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The name of the upcoming Sleeping Weazel festival, “Badass,” refers to the female artists behind the featured works. These are Magdalena Gómez, Robbie McCauley and Kate Snodgrass, women in their 60s and 70s who have devoted their lives to art, theater and teaching.
“These three women are not only stellar, award-winning theater artists, but they’re also teaching role models,” says Sleeping Weazel artistic director Charlotte Meehan. “For me, it’s really badass that they’ve lasted, and that they’ve continued to make really original work.”
Meehan brought these women together to showcase new pieces — a one-act play, a reading, and a performance meditation — for the occasion of Women’s History Month. They were delighted to participate.
“They are fans of each other,” says Meehan. “They were instantly all thrilled about it.
Snodgrass is the artistic director of Boston Playwrights’ Theatre (where “Badass” will be performed) and a playwriting professor at Boston University. She has written such award-winning plays as “Haiku,” “The Glider” and “Observatory.” Her play in “Badass” is “The Tempest (Or Bark’s Dream): A Storm In One Act,” which explores Shakespeare alongside themes of coupling and autonomy. The one-act will be directed by Melia Bensussen and performed by Steven Barkhimer.
Gómez is a poet, performer and playwright, who is also the co-founder and artistic director of Teatro V!da, a youth performance group based in Springfield. G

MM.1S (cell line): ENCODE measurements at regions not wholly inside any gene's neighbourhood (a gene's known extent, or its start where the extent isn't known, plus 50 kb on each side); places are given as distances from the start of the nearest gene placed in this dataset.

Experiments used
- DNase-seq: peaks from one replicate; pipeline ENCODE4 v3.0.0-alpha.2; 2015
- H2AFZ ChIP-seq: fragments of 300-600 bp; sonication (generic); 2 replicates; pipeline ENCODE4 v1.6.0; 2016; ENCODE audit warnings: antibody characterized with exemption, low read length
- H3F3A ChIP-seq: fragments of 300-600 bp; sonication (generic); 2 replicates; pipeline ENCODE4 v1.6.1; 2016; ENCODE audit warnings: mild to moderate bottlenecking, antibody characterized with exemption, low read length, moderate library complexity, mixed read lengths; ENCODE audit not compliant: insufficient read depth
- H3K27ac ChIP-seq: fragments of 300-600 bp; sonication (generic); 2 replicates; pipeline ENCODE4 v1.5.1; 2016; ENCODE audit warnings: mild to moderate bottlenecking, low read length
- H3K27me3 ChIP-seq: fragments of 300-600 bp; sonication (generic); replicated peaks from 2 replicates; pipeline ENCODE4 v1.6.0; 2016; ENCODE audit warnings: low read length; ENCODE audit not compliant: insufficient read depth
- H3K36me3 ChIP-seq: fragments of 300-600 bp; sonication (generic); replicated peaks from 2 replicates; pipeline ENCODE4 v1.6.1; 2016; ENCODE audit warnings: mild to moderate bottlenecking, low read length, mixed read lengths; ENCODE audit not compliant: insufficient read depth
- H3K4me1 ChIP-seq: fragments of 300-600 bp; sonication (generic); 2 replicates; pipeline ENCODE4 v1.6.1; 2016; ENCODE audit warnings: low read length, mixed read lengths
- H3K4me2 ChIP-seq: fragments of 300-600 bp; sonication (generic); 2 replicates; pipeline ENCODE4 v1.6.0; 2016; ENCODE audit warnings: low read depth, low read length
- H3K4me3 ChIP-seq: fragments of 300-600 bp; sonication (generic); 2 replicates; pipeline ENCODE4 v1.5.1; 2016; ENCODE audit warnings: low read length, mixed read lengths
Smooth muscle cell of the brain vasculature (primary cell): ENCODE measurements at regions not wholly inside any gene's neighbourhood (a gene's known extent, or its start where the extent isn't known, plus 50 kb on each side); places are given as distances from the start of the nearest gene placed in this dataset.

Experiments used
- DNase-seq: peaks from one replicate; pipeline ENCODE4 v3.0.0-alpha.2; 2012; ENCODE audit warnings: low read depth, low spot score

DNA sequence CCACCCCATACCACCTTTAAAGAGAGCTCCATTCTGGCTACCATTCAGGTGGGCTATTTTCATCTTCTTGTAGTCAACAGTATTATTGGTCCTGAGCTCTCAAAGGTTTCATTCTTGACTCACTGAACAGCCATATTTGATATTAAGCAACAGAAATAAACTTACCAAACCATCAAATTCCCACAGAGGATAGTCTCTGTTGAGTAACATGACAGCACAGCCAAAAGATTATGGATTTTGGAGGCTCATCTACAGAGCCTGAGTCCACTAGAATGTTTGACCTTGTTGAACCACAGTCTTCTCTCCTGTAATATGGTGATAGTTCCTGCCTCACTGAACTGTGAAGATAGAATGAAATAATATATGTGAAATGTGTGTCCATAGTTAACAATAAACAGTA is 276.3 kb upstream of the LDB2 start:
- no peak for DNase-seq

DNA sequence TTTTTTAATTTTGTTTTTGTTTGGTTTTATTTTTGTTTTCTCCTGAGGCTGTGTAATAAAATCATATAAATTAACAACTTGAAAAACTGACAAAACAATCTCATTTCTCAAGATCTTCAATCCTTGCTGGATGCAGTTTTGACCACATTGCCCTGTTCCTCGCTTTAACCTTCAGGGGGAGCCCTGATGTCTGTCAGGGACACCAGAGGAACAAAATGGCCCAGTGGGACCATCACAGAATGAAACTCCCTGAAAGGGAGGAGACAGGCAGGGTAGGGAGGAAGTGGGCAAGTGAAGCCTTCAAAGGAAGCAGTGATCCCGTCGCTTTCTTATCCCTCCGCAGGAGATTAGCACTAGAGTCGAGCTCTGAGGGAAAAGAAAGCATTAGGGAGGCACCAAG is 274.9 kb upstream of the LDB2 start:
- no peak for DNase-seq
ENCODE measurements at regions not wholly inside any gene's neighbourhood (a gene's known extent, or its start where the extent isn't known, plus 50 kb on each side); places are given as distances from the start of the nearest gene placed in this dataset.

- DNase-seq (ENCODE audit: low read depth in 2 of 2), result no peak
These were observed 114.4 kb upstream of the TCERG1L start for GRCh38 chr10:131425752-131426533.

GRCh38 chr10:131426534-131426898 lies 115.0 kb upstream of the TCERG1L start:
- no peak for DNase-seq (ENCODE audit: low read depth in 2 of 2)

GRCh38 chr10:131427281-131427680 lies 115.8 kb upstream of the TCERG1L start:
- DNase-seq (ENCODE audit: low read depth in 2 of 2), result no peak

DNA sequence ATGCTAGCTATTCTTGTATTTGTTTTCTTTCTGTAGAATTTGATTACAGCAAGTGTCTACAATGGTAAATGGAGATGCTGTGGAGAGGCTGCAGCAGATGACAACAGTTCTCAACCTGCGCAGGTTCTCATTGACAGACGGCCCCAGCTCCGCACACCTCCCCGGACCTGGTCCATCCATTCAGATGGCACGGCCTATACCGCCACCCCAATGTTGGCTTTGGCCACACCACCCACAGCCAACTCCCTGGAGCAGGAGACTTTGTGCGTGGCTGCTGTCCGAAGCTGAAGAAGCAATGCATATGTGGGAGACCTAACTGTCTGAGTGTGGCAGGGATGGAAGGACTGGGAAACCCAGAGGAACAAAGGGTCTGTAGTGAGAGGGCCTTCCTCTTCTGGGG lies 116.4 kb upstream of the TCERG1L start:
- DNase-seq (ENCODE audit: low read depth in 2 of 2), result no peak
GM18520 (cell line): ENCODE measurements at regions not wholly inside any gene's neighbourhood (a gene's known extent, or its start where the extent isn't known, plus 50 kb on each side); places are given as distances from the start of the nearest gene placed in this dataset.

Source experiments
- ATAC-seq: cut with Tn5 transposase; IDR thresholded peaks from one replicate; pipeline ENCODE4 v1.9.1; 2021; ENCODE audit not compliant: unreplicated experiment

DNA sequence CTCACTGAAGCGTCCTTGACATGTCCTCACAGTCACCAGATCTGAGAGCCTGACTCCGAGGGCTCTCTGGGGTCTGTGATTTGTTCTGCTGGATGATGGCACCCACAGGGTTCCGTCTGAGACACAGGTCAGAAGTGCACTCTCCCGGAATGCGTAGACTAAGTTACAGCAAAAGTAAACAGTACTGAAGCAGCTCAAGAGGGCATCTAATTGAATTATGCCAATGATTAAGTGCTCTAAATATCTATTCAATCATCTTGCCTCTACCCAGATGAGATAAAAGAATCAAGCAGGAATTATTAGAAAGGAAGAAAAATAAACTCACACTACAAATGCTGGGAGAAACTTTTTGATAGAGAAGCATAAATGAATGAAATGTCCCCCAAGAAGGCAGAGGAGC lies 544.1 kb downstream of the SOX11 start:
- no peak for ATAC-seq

ómez recently published a new book, a poetic memoir called “Shameless Woman.” She’ll be giving a reading from the book at “Badass” in a performance called “Shameless to the Bone!” Gómez is one of Sleeping Weazel’s affiliated artists, having been featured in their 2013 Women’s History Month festival called “Women In Action.”
McCauley, who has also collaborated with Sleeping Weazel before, will be performing a meditation called “Jazz ’n Class.” McCauley is a performance artist and playwright whose work explores the lives of black women in the American South, having won an OBIE award for her play “Sally’s Rape.” Until recently, she taught in the theater department at Emerson College. “Jazz ’n Class” explores McCauley’s relationship with her composer daughter Jessie Montgomery.
“It deals with aesthetics and politics and race and class,” says Meehan of McCauley’s piece. “But these are all pieces that go to the depths of women’s lives.”
These works also share an artistic sensibility that fits with Sleeping Weazel’s avant-garde approach.
“What we like is work that has high aesthetics and often surreal qualities,” Meehan says, “which all three of these pieces have.”
Representation is also important to Sleeping Weazel. The company describes itself as aiming to “cultivate the broadest possible audience base through presenting works created by artists collaborating across generations, cultures and genres.” “Badass” brings attention to an artistically underrepresented demographic: older women.
“People getting older in our culture don’t have less to say; they have more to say,” Meehan says. “These women are in their 60s, and one in her 70s, and they are at the height of their powers as artists.”
“Badass” will be at Boston Playwrights’ Theatre on March 5-7 and March 12-14.